Both qualitative and quantitative studies on circulating DNA (1–3 ) and RNA (4 – 6 ) in plasma and serum have shown their usefulness in clinical diagnosis and prognosis. In addition to DNA and RNA, there is another species of nucleic acids, mitochondrial DNA (mtDNA), that is usually confined to and functions in the mitochondria. Mutations in the mitochondrial genome are associated with various diseases (7 ). A recent study reported the presence of a known mtDNA mutation in the serum and plasma of patients with type II diabetes mellitus (8 ). Mutant mtDNA has been detected in plasma of patients with hepatocellular carcinoma (9 ). However, unlike circulating DNA, there is a paucity of quantitative data on circulating mtDNA. The reason might be partly attributable to the presence of pseudogenes in the nuclear genome that may lead to coamplification of these nuclear copies of mtDNA (10 ). To overcome this problem, a mtDNA-specific real-time quantitative PCR assay has recently been developed (11 ). Significant increases in circulating DNA in the plasma of trauma patients have been reported and found to be useful in posttraumatic prognosis (12 ). One hypothesis for the increased plasma DNA concentration after trauma is that cell-free DNA is released from damaged tissues to the nearby bloodstream. We therefore proposed that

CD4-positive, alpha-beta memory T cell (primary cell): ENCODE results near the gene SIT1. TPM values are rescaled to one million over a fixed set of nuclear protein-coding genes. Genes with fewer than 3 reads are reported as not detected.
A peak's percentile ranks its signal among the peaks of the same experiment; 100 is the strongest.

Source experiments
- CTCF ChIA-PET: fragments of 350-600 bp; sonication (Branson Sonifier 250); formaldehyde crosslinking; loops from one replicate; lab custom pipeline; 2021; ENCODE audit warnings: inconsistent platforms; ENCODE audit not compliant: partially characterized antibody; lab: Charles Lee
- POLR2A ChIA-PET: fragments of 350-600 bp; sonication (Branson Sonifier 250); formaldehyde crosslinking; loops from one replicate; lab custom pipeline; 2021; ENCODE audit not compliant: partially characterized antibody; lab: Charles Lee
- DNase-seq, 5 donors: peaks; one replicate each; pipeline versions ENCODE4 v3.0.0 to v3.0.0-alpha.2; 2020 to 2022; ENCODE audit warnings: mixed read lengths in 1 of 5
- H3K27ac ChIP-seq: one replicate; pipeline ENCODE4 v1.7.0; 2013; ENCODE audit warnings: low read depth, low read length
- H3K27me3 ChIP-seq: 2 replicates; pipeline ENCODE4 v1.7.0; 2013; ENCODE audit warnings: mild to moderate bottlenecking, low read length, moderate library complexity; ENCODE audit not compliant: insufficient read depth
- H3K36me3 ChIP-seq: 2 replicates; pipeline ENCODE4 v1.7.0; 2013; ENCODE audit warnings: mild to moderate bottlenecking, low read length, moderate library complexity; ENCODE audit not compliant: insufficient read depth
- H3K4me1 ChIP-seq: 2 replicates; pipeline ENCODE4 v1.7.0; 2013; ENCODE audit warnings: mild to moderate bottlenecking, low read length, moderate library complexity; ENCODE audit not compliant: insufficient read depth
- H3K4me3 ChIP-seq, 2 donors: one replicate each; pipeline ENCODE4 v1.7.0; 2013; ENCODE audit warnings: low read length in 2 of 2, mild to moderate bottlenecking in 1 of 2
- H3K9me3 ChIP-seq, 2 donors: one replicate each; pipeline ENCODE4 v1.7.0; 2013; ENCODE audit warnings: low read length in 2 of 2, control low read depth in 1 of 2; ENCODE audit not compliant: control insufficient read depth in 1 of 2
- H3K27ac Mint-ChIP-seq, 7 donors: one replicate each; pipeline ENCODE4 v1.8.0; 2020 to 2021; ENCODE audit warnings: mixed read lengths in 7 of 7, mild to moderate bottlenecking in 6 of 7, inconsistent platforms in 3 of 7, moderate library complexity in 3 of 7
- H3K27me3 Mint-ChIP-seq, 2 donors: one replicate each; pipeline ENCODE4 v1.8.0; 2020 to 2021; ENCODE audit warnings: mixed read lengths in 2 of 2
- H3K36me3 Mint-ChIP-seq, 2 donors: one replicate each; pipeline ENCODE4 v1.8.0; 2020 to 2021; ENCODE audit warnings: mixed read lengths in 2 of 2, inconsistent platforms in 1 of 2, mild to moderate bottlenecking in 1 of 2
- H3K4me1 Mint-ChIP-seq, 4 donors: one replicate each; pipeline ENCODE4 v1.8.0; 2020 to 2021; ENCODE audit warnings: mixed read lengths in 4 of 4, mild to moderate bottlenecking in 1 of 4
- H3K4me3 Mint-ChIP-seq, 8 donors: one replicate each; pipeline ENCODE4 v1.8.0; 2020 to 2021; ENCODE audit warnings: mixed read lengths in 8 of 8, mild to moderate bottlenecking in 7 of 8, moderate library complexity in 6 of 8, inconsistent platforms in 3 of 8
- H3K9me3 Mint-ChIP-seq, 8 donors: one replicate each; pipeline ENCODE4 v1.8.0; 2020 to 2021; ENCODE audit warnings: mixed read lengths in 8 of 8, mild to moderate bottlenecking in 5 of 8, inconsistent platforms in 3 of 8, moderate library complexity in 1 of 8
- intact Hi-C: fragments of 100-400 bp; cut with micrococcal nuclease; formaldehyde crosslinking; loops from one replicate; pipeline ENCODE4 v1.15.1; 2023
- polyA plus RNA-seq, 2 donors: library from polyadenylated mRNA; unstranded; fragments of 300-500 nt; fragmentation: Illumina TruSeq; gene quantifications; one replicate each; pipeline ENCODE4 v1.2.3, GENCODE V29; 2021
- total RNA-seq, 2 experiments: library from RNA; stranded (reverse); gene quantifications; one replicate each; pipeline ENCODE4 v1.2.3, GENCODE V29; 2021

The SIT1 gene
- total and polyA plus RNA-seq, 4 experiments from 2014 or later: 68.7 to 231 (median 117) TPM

References 1. Castells A, Puig P, Mora J, Boadas J, Boix L, Urgell E, et al. K-ras Mutations in DNA extracted from the plasma of patients with pancreatic carcinoma: diagnostic utility and prognostic significance. J Clin Oncol 1999;17:578 – 84. 2. Ryan BM, Lefort F, McManus R, Daly J, Keeling PWN, Weir DG, et al. A prospective study of circulating mutant KRAS2 in the serum of patients with colorectal neoplasia: strong prognostic indicator in postoperative follow up. Gut 2003;52:101– 8. 3. Jahr S, Hentze H, Englisch S, Hardt D, Fackelmayer FO, Hesch R, et al. DNA fragments in the blood plasma of cancer patients: quantitations and evidence for their origin from apoptotic and necrotic cells. Cancer Res 2001;61:1659 – 65. 4. Marie F. Differential diagnosis between chronic pancreatitis and pancreatic cancer: value of the detection of kras2 mutations in circulating DNA. Br J Cancer 2002;87:551– 4. 5. Chan KCA, Zhang J, Chan ATC, Lei KIK, Leung SF, Chan LYS, et al. Molecular characterization of circulating EBV DNA in the plasma of nasopharyngeal carcinoma and lymphoma patients. Cancer Res 2003;63:2028 –32.

DOI: 10.1373/clinchem.2003.026914

Plasma Mitochondrial DNA Concentrations after Trauma, Nicole Y.L. Lam,1 Timothy H. Rainer,1 Rossa W.K. Chiu,2 Gavin M. Joynt,3 and Y.M. Dennis Lo2* (1 Accident and Emergency Medicine Academic Unit, 2 Department of Chemical Pathology, and 3 Department of Anaesthesia and Intensive Care, The Chinese University of Hong Kong, Shatin, New Territories, Hong Kong SAR; * address correspondence to this author at: Department of Chemical Pathology, The Chinese University of Hong Kong, Prince of Wales Hospital, Room 38023, 1/F Clinical Sciences Bldg., 30-32 Ngan Shing St., Shatin, New Territories, Hong Kong SAR; fax 852-2194-6171, e-mail [email protected]


Technical Briefs